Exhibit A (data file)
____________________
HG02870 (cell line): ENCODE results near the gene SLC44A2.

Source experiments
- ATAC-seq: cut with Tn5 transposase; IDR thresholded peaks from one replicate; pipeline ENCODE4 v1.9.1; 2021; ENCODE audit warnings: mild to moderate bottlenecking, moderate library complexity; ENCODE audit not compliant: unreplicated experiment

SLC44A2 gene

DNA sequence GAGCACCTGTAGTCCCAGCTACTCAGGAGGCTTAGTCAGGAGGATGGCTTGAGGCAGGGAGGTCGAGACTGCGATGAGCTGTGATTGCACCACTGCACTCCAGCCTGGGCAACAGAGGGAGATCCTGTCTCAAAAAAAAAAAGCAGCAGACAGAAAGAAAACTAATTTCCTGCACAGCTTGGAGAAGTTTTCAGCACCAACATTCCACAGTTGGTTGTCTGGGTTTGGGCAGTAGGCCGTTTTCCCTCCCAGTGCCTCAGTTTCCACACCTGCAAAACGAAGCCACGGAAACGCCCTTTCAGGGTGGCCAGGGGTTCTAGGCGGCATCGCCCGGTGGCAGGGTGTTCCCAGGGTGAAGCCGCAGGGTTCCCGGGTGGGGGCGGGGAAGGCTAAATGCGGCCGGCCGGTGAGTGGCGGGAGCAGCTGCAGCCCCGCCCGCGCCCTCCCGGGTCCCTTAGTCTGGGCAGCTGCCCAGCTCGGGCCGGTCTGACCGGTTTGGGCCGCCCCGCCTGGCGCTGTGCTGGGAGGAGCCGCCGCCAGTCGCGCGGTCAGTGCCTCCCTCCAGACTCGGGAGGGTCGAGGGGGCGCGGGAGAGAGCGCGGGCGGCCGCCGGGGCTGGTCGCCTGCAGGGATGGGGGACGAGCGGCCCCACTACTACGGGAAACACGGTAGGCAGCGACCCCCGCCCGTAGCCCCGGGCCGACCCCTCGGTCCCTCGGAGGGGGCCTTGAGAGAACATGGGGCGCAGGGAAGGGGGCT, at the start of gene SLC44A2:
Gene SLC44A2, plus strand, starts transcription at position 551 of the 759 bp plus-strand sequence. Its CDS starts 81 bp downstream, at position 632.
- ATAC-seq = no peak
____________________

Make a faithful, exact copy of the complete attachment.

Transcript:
HG02870 (cell line): ENCODE results near the gene SLC44A2.

Source experiments
- ATAC-seq: cut with Tn5 transposase; IDR thresholded peaks from one replicate; pipeline ENCODE4 v1.9.1; 2021; ENCODE audit warnings: mild to moderate bottlenecking, moderate library complexity; ENCODE audit not compliant: unreplicated experiment

SLC44A2 gene

DNA sequence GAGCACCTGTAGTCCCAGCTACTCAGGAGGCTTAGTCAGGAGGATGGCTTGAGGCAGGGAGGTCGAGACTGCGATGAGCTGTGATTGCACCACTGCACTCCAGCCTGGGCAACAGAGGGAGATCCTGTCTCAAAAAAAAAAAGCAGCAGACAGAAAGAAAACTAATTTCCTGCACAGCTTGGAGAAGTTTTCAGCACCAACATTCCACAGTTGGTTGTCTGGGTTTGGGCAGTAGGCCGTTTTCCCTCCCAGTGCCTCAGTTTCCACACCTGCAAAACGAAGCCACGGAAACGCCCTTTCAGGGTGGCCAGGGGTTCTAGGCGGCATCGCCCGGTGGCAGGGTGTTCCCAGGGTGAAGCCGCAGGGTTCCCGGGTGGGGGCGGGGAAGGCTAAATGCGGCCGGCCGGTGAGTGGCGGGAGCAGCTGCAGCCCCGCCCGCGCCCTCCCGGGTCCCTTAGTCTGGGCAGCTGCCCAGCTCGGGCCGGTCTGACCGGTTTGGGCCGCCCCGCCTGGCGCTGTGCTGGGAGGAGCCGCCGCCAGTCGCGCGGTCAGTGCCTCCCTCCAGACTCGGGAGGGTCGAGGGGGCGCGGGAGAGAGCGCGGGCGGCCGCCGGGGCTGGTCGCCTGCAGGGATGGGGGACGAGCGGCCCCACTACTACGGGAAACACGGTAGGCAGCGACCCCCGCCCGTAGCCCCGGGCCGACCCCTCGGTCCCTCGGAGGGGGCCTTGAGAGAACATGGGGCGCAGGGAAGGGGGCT, at the start of gene SLC44A2:
Gene SLC44A2, plus strand, starts transcription at position 551 of the 759 bp plus-strand sequence. Its CDS starts 81 bp downstream, at position 632.
- ATAC-seq = no peak